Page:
118. Telegram From the Embassy in Vietnam to the Department of State1

1192. Embtel 1173.2 In conversation with Thuan yesterday, I brought up question of Madame Nhuʼs speech, following same substantive line as protest made by Trueheart March 13 but indicating also my personal disappointment and concern over statements and stressing problems created for my government in its efforts to help Viet Nam.

Thuan indicated, as he had to Trueheart, that he personally deplored speech and understood our position. He said that he had discussed protest with Nhu who had suggested he reply to the general effect that Madame Nhu was not speaking for GVN but as head of Womenʼs Solidarity Movement. We should also be aware that in interrogation of Lieutenant Quoc (one of pilots who bombed Palace February 27) it had been brought out that Quoc had stated that he was persuaded to undertake bombing by reading specific paragraphs of Time and Newsweek articles which were represented to him as showing that U.S. favored overthrow of regime. (I remarked that this showed Quoc was naive, but asked for specific citations of paragraphs in question.) With regard to references in speech to U.S. failure to support Civil Guard, Nhu had said, according to Thuan, that there might be two sides to question but GVN was being blamed for insecurity in countryside, and this was blame which must be shared. I replied in effect that question should be discussed privately, not in public speeches.

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Turning to what could be done to prevent a recurrence, Thuan seemed to think only solution was some procedure for prior clearance of Mme Nhuʼs speeches. As matters stood, President Diemʼs speeches were reviewed by Ministers, Mme Nhuʼs were not. He suggested that I might speak to Diem about this.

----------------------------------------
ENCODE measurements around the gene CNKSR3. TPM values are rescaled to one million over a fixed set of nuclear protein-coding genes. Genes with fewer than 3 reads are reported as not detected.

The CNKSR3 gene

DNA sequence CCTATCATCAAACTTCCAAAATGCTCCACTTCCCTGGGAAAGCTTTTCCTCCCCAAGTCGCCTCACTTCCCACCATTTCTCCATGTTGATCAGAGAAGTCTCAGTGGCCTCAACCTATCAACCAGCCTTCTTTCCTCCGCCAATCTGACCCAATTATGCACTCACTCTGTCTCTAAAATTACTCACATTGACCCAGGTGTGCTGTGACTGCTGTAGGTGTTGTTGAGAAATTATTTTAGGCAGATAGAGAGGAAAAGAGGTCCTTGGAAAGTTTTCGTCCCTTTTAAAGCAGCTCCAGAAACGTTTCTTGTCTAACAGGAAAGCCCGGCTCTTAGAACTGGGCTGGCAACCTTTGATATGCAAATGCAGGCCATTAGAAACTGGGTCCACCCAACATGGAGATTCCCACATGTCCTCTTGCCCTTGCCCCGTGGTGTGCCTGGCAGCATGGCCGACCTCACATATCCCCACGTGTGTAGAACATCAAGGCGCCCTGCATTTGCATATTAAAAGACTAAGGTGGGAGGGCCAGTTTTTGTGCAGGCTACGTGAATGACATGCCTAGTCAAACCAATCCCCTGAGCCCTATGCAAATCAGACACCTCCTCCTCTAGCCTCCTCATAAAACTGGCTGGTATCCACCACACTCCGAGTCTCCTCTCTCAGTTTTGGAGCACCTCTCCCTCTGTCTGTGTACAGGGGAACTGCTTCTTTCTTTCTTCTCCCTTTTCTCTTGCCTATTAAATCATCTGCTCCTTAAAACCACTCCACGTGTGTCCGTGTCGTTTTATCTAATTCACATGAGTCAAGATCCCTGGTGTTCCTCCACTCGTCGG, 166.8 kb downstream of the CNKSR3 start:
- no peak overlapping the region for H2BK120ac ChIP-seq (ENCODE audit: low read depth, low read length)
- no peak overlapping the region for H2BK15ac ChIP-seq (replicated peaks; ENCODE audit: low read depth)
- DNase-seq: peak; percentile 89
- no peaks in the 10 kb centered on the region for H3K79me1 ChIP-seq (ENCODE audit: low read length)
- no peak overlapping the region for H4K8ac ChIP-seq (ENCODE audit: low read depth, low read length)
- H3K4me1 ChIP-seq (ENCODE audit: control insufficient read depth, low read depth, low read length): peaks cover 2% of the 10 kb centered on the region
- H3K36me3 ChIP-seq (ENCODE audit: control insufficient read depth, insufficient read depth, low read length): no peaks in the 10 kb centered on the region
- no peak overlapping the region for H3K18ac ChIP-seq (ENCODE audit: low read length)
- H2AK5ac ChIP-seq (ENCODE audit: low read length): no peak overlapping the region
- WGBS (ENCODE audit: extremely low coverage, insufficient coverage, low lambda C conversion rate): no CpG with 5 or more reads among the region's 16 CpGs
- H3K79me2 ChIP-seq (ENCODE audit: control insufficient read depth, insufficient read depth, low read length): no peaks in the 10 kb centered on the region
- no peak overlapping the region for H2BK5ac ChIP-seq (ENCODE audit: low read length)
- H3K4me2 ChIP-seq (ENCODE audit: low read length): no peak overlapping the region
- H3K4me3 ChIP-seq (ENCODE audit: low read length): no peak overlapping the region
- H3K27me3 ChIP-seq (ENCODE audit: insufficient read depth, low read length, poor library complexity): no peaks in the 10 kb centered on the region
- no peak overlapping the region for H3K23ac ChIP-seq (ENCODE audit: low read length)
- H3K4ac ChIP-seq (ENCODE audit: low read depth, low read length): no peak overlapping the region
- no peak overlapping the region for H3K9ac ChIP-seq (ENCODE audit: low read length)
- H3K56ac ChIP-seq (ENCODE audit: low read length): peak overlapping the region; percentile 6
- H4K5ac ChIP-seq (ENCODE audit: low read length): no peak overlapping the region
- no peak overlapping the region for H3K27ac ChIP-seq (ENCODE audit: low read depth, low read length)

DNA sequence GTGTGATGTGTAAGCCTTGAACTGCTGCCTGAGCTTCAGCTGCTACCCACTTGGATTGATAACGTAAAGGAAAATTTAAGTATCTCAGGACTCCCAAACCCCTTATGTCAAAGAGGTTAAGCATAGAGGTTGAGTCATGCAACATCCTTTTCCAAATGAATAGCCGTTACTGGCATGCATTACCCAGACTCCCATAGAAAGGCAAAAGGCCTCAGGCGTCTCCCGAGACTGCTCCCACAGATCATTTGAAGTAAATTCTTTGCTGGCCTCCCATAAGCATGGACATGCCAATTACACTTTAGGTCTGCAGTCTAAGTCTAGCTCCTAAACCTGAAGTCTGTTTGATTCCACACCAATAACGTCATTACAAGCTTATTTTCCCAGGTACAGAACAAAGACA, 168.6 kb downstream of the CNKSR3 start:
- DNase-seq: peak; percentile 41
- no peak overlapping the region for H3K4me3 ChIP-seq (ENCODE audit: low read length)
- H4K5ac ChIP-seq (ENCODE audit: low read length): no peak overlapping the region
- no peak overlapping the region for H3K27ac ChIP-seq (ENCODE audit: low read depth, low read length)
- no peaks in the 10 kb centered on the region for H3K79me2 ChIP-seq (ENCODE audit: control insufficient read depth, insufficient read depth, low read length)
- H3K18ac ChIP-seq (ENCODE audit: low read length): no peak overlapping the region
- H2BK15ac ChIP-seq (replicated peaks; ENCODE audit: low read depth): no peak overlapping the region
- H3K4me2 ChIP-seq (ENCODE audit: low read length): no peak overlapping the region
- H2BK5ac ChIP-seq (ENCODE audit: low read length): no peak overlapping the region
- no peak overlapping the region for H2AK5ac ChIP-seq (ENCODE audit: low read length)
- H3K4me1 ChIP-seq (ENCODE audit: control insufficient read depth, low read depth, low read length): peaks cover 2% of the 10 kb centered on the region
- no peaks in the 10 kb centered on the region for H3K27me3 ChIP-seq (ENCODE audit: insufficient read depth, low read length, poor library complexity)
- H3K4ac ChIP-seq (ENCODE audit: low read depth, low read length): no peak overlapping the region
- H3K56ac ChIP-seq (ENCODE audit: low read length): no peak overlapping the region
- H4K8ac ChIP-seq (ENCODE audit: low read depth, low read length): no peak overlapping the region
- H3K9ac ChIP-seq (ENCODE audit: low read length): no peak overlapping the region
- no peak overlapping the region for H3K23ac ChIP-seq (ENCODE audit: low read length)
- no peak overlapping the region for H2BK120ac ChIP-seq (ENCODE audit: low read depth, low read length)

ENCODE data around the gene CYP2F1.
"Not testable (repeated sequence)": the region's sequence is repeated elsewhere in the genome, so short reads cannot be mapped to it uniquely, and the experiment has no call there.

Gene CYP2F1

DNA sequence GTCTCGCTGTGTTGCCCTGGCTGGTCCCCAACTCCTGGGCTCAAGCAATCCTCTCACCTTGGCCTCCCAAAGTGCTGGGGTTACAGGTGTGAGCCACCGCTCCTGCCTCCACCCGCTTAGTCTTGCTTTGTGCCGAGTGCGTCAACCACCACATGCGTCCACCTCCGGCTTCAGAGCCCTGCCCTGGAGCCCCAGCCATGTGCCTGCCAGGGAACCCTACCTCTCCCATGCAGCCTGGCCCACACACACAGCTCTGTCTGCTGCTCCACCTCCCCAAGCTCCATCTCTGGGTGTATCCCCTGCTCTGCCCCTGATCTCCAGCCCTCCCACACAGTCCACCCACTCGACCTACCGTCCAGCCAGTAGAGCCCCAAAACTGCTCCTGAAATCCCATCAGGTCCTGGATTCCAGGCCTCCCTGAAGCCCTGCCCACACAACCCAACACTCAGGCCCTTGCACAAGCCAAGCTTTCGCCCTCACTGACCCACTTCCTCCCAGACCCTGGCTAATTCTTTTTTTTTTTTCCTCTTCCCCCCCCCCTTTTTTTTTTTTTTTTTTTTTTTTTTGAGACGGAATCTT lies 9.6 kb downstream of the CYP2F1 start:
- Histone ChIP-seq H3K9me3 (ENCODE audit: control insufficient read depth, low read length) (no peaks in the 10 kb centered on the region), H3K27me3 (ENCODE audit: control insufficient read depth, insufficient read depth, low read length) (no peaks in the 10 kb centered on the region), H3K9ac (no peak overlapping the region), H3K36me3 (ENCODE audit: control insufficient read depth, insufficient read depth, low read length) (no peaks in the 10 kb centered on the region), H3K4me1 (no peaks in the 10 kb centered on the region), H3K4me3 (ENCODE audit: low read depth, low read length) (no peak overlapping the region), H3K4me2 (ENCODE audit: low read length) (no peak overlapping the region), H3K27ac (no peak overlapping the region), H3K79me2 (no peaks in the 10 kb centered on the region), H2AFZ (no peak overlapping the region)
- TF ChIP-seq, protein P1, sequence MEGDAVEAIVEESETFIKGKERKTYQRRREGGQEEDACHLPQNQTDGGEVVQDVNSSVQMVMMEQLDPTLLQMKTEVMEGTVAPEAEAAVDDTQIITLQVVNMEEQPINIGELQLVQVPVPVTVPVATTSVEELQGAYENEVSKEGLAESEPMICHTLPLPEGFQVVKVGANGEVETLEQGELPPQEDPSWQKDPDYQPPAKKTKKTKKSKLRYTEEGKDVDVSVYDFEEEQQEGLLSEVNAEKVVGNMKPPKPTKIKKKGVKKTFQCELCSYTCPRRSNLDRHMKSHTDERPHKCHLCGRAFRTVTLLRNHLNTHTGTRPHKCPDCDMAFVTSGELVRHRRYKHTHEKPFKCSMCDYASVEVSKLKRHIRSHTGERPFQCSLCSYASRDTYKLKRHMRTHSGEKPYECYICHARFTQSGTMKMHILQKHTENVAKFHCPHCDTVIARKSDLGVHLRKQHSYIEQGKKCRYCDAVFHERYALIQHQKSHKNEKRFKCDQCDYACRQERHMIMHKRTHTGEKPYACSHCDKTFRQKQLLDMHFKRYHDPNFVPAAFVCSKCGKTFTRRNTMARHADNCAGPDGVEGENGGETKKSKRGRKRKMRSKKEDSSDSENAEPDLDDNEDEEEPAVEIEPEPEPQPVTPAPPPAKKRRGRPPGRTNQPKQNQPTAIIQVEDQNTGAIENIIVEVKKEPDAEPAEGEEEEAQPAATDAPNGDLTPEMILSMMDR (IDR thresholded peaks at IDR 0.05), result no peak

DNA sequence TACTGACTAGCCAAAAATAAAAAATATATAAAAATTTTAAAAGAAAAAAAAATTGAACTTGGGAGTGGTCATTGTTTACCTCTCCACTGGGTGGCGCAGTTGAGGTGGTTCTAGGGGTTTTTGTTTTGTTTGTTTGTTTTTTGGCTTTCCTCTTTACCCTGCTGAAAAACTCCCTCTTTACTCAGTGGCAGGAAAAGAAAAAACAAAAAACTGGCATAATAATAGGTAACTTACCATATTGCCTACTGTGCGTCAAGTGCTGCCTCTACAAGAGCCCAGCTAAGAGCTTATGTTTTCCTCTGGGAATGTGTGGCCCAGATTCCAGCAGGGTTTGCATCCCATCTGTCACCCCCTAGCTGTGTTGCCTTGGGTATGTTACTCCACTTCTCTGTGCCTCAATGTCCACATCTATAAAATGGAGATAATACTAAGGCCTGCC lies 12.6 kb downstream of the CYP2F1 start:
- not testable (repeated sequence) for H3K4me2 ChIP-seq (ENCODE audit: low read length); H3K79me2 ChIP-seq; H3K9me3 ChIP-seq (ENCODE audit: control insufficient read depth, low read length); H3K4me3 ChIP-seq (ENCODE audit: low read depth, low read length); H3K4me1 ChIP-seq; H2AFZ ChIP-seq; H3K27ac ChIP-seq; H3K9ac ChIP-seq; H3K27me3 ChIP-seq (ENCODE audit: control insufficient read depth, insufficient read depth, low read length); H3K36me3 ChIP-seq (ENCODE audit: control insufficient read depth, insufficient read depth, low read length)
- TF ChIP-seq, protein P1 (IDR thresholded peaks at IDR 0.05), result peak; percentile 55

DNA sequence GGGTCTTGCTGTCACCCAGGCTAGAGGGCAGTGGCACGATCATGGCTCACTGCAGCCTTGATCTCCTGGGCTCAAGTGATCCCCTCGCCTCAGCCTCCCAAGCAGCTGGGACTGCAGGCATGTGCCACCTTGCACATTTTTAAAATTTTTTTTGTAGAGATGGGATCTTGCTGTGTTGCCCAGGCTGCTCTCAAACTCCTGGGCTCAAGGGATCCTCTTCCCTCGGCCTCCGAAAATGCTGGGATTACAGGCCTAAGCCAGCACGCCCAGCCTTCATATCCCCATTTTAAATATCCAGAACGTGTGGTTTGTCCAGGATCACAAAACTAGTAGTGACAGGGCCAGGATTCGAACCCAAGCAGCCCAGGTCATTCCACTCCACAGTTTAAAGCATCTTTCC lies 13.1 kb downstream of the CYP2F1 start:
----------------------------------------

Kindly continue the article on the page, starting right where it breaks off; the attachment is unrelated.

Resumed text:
I followed up on this with President Diem today. He took it in good part, seemed somewhat embarrassed, said that when he had read the speech after Mme Nhu made it he felt that, “while emotionally and perhaps intellectually understandable, it was politically stupid”. I said that I hoped very much, for the sake of our common objectives, there would be no repetition.

Mme Nhu has already told AP reporter Brown that her speech was aimed at U.S. press and not at U.S. Government. (According to Brown, she seemed in this interview to be genuinely upset at reaction to speech.) Moreover, as she is about to embark on extensive foreign tour which will reportedly keep her out of country for three or four months, I believe we should now let matter rest.

  1. Source: Department of State, Central Files, 751K.00/3-2062. Secret; Limit Distribution.
  2. Document 106.